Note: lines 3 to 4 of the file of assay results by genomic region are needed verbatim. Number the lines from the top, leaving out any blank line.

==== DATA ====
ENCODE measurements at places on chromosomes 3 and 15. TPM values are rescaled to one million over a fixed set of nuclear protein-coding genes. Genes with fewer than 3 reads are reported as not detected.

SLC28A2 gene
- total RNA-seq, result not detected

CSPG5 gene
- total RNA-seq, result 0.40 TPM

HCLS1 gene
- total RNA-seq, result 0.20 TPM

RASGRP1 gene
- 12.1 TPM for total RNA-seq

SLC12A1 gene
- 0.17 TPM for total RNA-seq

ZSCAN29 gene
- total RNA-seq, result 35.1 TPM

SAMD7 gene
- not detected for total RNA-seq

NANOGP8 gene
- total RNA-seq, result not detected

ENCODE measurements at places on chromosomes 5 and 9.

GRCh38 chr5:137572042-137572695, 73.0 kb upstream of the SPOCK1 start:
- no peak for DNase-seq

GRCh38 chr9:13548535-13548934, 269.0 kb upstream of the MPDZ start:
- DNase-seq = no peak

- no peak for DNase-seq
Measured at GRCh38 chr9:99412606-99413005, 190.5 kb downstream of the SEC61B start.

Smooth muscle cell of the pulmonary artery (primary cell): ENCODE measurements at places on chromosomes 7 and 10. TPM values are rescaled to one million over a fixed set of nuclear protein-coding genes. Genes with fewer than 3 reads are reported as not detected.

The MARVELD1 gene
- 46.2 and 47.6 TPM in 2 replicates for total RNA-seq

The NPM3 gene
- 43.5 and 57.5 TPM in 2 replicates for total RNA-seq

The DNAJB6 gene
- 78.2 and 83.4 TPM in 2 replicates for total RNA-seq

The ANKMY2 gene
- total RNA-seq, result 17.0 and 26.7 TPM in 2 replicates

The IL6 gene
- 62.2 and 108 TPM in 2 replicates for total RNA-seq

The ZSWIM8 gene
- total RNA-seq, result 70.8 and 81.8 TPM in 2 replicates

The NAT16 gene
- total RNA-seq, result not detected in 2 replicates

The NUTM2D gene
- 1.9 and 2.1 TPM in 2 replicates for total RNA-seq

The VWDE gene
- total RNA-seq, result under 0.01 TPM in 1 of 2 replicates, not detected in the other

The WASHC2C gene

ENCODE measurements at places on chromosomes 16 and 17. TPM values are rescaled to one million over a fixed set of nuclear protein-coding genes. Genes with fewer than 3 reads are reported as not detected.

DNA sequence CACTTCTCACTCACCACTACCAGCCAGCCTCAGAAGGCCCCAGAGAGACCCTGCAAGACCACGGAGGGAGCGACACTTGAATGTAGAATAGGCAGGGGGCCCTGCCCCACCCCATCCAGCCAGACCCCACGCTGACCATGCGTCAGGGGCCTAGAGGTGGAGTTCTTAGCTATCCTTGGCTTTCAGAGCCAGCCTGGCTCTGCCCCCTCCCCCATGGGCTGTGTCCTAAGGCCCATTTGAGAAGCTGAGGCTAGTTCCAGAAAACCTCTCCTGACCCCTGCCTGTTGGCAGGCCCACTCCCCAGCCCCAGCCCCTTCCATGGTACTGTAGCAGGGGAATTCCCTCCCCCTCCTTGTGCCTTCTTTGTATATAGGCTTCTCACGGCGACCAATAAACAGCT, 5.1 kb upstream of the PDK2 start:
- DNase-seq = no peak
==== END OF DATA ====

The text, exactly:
- total RNA-seq, result not detected

CSPG5 gene